Recent abortion news adds to the never-ending battle about whether politics is downstream from culture or the other way around. Typically conservatives have always believed the former, which often explains their approach to controversial political issues like gay marriage and abortion. With abortions at an all-time low, the Department of Justice investigating Planned Parenthood, and more and more legislation at the state level which regulates abortion, one wonders if indeed culture is actually downstream from politics.

This week lawmakers in Ohio passed legislation which would penalize doctors for aborting unborn babies who test positive for Down’s syndrome, which may essentially ban the practice in the state.

Under the proposed law, physicians who violate the proposed ban would face a fourth-degree felony, punishable by up to 18 months in prison and a $5,000 fine. They could also lose their license to practice medicine and face lawsuits if the woman is injured or dies because of the prohibited abortion.

Those pushing the bill say it will save lives. American women choose to terminate pregnancies between 50 and 85 percent of the time after receiving a fetal diagnosis of Down syndrome, according to a study published in 2012 in the medical journal Prenatal Diagnosis.

The legislation is just another step toward reducing abortions via regulations. In her piece on the topic of what comes first, politics or culture, Maggie Gallagher said abortion is one of the most salient examples of the reversal of the common adage most conservatives active in politics have been counting on for the last decade.

To keep our moral principles in the mainstream, we need high-profile political commitments that command the loyalty of significant chunks of the electorate. The sanctity of life provides the most obvious example. The left would like to brand the pro-life position as outside the mainstream, but cannot. The reason why rests in the political salience of our position, not the left’s “fair-mindedness.”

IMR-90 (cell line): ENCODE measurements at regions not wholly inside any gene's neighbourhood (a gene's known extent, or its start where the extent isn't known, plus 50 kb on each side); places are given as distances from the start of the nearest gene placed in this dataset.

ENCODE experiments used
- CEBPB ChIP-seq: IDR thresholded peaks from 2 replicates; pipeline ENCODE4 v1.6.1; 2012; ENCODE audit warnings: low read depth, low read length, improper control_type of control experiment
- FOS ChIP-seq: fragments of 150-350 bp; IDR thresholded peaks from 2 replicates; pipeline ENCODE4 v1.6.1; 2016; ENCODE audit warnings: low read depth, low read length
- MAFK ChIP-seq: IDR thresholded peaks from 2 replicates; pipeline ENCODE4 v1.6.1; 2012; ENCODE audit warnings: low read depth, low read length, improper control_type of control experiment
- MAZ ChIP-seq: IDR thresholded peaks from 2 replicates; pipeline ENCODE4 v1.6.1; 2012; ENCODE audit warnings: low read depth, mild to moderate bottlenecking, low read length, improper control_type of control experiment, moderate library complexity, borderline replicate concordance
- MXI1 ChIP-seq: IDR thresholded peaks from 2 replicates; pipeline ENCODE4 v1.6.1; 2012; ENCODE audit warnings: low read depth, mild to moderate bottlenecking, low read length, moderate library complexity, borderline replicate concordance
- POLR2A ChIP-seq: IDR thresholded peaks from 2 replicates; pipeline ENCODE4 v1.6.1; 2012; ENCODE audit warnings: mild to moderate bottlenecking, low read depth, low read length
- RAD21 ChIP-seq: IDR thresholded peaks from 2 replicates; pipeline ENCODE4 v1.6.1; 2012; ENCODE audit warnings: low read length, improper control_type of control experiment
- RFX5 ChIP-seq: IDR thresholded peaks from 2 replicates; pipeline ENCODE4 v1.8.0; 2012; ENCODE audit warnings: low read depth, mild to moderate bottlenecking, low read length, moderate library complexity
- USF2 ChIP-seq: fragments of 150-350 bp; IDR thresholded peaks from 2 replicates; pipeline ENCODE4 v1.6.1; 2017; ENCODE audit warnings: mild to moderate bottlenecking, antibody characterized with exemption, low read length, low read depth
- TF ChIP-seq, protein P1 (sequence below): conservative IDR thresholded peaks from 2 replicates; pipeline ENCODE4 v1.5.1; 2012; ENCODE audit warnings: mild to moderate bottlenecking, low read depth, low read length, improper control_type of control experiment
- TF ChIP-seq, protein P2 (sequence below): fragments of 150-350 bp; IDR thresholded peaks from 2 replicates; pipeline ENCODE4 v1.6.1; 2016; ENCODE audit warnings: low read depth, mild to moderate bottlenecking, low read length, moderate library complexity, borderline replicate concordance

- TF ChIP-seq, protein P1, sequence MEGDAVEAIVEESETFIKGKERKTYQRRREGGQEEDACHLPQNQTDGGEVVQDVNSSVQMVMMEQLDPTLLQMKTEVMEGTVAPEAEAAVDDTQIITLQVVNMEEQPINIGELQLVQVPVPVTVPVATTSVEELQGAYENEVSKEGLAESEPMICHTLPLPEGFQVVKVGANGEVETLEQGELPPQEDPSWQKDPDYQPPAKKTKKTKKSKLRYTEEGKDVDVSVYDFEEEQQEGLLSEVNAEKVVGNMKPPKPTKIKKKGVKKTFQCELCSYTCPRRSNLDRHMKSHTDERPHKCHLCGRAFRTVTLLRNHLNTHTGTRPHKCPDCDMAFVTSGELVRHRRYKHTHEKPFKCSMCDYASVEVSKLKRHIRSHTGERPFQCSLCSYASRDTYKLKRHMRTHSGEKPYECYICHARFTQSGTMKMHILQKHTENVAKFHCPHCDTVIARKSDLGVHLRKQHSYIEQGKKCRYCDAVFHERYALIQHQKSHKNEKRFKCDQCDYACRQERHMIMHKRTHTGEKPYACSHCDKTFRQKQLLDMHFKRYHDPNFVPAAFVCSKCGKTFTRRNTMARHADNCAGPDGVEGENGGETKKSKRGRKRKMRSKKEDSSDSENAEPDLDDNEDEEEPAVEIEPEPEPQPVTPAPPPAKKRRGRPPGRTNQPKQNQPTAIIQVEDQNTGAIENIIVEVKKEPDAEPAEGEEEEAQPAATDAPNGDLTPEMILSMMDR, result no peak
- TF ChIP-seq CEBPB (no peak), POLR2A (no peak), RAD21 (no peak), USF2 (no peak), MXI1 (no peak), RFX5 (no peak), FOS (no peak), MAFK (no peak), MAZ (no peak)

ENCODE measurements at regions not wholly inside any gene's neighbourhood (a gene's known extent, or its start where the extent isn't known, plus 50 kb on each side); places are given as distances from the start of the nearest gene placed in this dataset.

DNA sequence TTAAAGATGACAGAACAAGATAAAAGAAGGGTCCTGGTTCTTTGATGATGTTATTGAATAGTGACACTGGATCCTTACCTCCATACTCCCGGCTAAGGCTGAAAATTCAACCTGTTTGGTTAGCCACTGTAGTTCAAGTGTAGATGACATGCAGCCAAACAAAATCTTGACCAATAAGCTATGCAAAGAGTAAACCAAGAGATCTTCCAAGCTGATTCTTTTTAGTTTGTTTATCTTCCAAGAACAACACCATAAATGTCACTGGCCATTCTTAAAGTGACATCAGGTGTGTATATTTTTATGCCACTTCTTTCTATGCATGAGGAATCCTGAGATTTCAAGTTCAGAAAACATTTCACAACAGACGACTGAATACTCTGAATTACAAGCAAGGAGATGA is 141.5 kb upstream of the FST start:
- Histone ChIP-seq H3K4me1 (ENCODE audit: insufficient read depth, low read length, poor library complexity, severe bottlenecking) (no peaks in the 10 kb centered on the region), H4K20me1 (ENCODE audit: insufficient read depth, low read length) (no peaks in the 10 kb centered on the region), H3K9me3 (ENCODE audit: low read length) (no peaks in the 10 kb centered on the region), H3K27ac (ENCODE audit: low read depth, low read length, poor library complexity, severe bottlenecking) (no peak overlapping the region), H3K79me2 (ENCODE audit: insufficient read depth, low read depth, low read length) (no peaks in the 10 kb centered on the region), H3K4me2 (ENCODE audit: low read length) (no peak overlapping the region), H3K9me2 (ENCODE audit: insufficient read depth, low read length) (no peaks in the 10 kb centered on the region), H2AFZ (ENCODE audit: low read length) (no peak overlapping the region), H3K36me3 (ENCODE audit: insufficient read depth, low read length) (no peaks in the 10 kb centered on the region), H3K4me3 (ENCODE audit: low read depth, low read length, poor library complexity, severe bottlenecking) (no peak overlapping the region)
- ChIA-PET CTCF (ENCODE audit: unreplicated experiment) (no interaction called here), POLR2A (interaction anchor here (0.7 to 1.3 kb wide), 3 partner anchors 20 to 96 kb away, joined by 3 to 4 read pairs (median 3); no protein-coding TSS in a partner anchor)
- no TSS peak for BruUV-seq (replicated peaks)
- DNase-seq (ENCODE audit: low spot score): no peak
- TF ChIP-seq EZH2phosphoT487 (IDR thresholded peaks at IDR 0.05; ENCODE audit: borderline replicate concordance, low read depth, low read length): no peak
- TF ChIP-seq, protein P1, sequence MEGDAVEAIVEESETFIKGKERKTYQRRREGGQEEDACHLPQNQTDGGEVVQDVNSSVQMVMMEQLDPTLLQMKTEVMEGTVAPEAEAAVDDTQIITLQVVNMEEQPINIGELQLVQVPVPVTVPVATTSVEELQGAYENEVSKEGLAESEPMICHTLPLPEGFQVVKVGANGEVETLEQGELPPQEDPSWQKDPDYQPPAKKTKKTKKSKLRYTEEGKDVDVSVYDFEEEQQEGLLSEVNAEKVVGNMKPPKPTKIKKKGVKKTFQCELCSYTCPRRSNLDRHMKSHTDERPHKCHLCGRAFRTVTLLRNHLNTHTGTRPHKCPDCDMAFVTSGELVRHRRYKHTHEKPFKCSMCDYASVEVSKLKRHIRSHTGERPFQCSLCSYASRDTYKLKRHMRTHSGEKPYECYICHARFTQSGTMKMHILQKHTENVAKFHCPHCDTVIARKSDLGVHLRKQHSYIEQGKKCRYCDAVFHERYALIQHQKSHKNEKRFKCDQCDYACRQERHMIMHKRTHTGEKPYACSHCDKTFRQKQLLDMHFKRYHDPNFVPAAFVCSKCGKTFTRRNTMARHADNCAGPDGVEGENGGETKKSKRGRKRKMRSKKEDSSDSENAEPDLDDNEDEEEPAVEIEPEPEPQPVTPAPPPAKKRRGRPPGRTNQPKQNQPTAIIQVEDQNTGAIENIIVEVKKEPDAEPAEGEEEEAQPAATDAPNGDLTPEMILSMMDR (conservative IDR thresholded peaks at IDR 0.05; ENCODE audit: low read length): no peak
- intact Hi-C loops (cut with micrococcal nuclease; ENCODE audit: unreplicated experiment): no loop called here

This is more evident every day. This week 50 members of the medical community in Britain worked to save this baby born three weeks prematurely and with her heart outside her body, giving her a 10 percent chance of survival. With medical expertise and one imagines, sheer grit, she is recovering from the life-altering surgery. Obviously Britain’s laws and culture are different from ours, but there are times we mirror one another in positive and negative ways (remember Charlie Gard?). Still, one might think that another generation would have simply opted to abort the baby with such a difficult condition and little chance of survival. Instead, doctors attempted to figure out a way to save her life—and did.

I’m not entirely sure if culture is downstream from politics or the other way around--sometimes, on issues like abortion, the two are so intertwined and complex, it’s hard to tell where one begins and the other end. In retrospect, it almost seems like the power of Roe v. Wade faded over decades and American culture on its own began to be repulsed by so much abortion, which is why stats keep lowering. Or, perhaps, pro-life advocates, exhausted from fighting Roe, began to institute regulations on abortion at the state level, thereby forcing women (culture) to rethink Roe, and thus they began to shift on abortion.

Either way, the two seem to be playing off each other and a culture of life continues to spread.

Nicole Russell is a contributor to the Washington Examiner's Beltway Confidential blog. She is a journalist in Washington, D.C., who previously worked in Republican politics in Minnesota. She was the 2010 recipient of the American Spectator's Young Journalist Award.

If you would like to write an op-ed for the Washington Examiner, please read our guidelines on submissions here.